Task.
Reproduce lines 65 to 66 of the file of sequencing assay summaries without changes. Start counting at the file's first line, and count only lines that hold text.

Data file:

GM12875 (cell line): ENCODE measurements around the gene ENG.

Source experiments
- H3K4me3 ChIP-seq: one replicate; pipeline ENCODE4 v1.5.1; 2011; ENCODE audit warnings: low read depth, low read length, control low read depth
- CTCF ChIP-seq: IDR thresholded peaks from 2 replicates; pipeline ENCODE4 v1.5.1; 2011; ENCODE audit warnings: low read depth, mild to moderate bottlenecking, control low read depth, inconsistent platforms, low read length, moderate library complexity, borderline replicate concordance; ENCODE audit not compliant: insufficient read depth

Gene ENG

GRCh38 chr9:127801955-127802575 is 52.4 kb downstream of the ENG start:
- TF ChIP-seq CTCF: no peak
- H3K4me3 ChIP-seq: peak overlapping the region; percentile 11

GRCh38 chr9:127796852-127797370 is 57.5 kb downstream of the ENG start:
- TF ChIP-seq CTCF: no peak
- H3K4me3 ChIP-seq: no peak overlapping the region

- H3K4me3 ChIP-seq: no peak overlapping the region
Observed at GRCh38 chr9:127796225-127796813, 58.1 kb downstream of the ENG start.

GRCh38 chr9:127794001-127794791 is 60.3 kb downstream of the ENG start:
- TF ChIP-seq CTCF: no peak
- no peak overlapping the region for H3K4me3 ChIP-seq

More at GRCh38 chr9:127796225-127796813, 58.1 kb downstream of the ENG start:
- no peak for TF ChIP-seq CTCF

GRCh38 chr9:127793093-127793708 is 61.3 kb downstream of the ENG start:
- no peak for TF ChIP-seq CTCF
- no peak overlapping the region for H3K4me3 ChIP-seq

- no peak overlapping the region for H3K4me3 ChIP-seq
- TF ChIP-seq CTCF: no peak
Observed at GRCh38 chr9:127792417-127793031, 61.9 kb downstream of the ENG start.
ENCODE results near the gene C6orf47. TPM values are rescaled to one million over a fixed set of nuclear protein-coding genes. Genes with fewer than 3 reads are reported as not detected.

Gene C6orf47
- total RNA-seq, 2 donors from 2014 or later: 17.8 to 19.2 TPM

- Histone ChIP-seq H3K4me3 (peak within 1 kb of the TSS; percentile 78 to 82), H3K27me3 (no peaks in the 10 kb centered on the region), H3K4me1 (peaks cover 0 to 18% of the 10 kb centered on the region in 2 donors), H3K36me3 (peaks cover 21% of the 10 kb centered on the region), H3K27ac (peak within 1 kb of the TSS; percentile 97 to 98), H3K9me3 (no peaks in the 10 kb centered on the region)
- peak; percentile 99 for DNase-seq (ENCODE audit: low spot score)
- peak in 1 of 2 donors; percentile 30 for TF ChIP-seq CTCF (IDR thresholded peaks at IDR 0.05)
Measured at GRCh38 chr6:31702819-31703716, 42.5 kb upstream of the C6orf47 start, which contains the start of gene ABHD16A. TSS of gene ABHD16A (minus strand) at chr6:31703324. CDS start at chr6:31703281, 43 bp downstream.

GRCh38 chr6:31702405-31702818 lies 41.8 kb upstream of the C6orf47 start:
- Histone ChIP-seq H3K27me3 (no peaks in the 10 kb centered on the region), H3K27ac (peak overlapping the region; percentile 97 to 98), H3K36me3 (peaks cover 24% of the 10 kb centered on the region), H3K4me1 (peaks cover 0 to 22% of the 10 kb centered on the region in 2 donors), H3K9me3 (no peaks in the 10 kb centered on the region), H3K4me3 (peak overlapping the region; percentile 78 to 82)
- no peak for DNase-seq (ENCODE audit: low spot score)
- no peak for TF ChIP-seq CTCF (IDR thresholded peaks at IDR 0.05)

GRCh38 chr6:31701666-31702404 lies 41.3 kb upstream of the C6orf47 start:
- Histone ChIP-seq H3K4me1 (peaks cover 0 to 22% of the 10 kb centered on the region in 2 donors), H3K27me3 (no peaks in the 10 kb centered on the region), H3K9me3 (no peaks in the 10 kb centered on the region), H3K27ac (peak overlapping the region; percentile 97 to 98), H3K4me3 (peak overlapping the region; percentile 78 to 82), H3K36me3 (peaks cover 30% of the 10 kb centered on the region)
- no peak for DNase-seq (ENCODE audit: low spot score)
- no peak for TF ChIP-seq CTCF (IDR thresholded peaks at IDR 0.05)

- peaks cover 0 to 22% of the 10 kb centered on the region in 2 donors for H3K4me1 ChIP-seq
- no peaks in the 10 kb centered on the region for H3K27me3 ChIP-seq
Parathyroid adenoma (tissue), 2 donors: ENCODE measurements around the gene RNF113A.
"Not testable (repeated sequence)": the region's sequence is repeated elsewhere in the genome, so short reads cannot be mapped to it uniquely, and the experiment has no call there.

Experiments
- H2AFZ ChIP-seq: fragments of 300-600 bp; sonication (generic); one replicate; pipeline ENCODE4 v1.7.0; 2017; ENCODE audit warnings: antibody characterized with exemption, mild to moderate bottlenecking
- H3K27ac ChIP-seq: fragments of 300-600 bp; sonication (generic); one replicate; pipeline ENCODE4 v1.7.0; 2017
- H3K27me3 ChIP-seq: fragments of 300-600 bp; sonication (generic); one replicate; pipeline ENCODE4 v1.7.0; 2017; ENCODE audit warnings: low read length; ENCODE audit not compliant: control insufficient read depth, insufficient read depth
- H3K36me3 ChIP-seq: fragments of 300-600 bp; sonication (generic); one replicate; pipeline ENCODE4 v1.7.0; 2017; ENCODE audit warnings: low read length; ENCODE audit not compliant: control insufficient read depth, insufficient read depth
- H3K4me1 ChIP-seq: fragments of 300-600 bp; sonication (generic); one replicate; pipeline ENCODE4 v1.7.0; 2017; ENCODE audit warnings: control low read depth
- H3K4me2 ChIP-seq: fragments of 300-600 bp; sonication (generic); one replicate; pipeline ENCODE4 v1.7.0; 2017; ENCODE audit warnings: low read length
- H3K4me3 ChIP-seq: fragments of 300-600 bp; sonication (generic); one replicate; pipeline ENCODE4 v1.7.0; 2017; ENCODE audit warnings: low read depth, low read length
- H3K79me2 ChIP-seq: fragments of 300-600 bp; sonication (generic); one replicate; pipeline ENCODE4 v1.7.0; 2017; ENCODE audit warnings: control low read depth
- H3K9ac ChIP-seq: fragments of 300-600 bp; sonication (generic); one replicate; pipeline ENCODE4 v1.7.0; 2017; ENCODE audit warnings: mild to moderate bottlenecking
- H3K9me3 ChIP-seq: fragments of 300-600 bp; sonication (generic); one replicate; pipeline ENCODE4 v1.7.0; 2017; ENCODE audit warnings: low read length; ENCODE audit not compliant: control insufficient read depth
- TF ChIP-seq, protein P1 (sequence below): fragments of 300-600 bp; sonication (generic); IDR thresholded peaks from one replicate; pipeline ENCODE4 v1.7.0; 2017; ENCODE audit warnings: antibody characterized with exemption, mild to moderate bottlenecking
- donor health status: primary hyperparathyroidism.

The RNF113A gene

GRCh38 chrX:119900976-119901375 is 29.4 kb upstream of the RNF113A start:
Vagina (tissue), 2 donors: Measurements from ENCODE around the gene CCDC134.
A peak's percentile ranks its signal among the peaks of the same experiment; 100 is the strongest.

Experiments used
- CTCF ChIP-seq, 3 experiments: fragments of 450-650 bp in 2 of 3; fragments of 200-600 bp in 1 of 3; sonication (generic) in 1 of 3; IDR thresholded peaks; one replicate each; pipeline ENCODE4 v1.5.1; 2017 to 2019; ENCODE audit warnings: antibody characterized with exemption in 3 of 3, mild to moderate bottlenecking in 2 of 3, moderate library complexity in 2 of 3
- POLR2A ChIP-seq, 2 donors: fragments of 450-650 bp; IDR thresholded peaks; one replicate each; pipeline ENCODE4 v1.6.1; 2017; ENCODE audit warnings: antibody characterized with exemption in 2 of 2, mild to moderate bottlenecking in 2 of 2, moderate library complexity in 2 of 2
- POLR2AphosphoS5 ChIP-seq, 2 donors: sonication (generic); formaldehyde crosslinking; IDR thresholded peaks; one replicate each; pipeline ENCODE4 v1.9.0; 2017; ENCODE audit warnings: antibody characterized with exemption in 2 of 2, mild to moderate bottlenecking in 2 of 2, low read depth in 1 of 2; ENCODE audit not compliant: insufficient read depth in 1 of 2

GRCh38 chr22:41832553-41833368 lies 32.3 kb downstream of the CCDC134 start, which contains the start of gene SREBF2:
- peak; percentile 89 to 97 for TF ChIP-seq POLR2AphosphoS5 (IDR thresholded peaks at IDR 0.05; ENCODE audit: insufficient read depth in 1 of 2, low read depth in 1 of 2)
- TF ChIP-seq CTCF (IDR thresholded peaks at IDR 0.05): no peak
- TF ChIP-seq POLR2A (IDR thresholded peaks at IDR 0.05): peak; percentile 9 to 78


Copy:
GRCh38 chr22:41832553-41833368 lies 32.3 kb downstream of the CCDC134 start, which contains the start of gene SREBF2:
- peak; percentile 89 to 97 for TF ChIP-seq POLR2AphosphoS5 (IDR thresholded peaks at IDR 0.05; ENCODE audit: insufficient read depth in 1 of 2, low read depth in 1 of 2)